Innohep Risky for Elderly Patients, FDA SaysDec 3, 2008 | Parker Waichman LLP
U.S. health regulators are seeking labeling changes for the drug Innohep (tinzaparin). According to the Food & Drug Administration (FDA), the Innohep label should reflect increased an risk of death for patients 70 and older. Pharmion Corp. already revised the Innohep label this past July to restrict prescribing in patients 90 and older.
Innohep is used with warfarin to treat blood clots that have occurred deep in the veins of hospitalized patients who may or may not have also experienced the occurrence of blood clots in their lungs. Innohep is used for several days after surgery, while a patient is unable to walk. It is during this time that blood clots are most likely to form. Innohep also may be used for other conditions as determined by a doctor.
In an alert released yesterday, the FDA said it had received information about a clinical study known as Innohep in Renal Insufficiency Study (IRIS) that was stopped in February, 2008. The study’s Data Safety Monitoring Committee had halted the IRIS trial because of an interim finding of an increase in all-cause mortality in patients who received Innohep. This multi-center European study was designed to evaluate the safety of Innohep, a low-molecular-weight heparin, compared to unfractionated heparin in treating deep vein thromboses (DVT) and/or pulmonary emboli (PE) in patients greater than 70 years of age who had impaired renal function.
At the time the study was stopped, 350 patients had completed 90 days follow-up. Of these, 23 of the 176 (13%) patients in the Innohep treated group and 9 of the 174 (5%) patients in the unfractionated heparin treated group had died. From the information currently available, there is no clear pattern as to the causes of death. The causes of death do not appear to be related to either over-dosing (bleeding) or under-dosing (blood clots) with an anti-coagulant (a blood thinner), the FDA said.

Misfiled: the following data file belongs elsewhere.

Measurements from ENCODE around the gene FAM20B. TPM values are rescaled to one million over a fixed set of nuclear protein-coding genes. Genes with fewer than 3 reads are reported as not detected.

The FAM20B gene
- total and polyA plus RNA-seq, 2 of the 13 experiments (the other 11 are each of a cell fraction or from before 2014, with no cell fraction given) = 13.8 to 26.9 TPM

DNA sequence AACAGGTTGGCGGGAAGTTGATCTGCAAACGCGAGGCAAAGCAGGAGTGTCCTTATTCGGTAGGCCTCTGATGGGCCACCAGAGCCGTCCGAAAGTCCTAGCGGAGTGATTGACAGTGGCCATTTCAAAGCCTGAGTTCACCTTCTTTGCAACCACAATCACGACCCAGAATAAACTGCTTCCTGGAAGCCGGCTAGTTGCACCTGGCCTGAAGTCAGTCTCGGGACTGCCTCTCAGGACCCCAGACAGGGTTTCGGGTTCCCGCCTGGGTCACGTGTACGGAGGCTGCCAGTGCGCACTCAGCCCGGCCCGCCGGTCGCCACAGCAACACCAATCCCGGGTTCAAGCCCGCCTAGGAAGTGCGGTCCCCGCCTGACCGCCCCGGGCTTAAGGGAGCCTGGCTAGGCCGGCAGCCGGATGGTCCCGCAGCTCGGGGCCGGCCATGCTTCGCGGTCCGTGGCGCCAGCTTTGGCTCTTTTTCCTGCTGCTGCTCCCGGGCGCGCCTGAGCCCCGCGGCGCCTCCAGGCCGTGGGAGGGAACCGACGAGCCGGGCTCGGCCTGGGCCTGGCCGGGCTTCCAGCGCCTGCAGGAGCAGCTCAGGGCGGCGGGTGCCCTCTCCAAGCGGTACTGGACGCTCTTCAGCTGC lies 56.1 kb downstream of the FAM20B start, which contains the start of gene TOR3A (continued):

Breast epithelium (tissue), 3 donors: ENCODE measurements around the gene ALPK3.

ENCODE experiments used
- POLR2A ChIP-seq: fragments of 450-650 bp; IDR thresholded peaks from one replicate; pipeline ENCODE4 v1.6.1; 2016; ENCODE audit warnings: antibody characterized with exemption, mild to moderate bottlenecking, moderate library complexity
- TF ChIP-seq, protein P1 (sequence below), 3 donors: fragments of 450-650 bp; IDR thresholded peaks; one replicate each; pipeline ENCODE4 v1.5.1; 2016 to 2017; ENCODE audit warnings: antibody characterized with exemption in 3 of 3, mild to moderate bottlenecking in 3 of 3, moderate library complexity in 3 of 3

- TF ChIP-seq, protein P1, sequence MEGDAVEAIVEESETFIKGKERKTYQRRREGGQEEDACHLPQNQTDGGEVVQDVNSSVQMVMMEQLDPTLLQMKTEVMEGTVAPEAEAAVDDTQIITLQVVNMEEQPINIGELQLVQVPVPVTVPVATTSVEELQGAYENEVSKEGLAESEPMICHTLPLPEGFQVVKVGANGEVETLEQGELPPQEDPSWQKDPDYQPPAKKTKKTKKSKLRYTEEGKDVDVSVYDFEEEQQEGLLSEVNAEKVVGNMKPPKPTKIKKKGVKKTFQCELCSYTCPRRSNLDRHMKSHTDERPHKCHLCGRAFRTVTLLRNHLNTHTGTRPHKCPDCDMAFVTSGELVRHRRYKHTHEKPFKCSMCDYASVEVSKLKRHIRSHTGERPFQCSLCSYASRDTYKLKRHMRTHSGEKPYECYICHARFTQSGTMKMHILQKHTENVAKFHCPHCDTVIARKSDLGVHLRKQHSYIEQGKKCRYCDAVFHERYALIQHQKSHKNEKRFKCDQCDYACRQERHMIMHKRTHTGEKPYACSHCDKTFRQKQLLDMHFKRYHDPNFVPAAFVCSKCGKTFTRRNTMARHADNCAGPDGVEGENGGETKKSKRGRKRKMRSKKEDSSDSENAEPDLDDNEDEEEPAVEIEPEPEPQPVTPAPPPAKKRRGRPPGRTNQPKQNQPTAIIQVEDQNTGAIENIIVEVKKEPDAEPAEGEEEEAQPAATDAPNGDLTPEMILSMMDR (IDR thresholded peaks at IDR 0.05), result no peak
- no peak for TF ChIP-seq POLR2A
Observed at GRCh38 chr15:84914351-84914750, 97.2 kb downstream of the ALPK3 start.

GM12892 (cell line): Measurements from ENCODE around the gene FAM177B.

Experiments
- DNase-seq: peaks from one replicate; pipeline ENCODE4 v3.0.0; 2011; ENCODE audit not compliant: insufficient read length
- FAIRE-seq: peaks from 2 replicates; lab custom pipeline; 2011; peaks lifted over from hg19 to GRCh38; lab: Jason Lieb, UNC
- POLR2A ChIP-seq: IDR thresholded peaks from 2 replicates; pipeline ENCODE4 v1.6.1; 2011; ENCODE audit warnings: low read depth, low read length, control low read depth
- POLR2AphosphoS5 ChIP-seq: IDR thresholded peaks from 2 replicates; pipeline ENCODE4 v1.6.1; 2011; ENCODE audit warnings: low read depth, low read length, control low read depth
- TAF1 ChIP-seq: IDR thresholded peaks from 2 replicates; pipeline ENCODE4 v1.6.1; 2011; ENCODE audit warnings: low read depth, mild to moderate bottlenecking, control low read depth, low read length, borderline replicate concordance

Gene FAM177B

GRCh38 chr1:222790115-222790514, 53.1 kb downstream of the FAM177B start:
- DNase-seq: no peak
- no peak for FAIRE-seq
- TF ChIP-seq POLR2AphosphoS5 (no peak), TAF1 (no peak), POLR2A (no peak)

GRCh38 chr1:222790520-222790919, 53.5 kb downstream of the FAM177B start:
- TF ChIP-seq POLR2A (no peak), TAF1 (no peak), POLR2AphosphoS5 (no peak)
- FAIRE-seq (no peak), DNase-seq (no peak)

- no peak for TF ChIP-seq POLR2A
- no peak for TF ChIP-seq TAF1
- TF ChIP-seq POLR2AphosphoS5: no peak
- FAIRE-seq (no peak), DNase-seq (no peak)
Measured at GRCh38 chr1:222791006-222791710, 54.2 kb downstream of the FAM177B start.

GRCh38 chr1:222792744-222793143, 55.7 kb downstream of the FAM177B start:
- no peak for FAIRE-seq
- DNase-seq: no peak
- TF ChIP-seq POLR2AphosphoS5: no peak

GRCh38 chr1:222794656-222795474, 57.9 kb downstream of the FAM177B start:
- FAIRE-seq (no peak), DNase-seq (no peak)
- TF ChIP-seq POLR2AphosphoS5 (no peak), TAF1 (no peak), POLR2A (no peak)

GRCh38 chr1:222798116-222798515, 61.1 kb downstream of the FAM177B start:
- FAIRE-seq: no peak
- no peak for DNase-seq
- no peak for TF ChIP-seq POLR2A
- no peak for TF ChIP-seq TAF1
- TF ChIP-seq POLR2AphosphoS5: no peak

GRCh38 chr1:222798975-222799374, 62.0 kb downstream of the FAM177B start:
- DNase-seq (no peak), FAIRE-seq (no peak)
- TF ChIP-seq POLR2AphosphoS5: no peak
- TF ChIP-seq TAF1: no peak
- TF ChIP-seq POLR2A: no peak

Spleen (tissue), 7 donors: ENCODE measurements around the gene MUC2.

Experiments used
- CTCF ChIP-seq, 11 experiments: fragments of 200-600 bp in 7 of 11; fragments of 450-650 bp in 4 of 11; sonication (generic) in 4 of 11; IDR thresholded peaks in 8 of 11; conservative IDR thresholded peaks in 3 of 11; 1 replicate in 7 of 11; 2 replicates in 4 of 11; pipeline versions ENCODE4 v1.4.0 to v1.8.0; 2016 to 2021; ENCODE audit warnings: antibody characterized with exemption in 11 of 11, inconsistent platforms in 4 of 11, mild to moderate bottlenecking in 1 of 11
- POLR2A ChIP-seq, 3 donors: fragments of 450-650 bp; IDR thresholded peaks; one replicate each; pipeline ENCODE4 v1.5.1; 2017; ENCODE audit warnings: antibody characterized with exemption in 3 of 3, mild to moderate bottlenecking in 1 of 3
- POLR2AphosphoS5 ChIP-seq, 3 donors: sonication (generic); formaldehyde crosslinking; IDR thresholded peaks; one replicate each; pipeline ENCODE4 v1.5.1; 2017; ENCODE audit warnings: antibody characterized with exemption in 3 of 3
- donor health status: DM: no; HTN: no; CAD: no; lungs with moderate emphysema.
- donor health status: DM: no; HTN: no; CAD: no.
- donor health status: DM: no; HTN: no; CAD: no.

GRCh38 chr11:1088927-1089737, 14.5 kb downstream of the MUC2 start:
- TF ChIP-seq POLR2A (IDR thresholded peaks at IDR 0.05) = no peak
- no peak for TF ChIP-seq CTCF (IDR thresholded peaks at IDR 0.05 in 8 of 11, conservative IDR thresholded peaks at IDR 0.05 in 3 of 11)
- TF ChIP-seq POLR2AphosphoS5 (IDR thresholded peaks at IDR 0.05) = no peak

The FDA said that currently available data are not sufficient to rule out the possibility of another DVT or PE, or both, in patients who received Innohep. Although preliminary data do not appear to indicate a manufacturing problem with Innohep or the unfractionated heparin used in the study, the FDA said it cannot categorically rule out this possibility until a thorough analysis of the detailed manufacturing data is completed.
The FDA is concerned that the preliminary data from the IRIS study suggest that the increased risk of death is not limited only to patients 90 years of age or older. The agency has requested that the company revise the labeling for Innohep to better describe the overall IRIS study results which suggest that, when compared to unfractionated heparin, Innohep increases the risk of death for elderly patients (i.e., 70 years of age and older) with renal insufficiency.
The FDA says healthcare professionals should consider the use of alternative treatments to Innohep when treating elderly patients over 70 years of age with renal insufficiency and DVT, PE, or both. The FDA will consider additional regulatory actions as appropriate after it receives and thoroughly reviews all applicable data from the manufacturer of Innohep. In the meantime, the FDA is urging both healthcare professionals and patients to report side effects from the use of Innohep to the FDA's MedWatch Adverse Event Reporting program.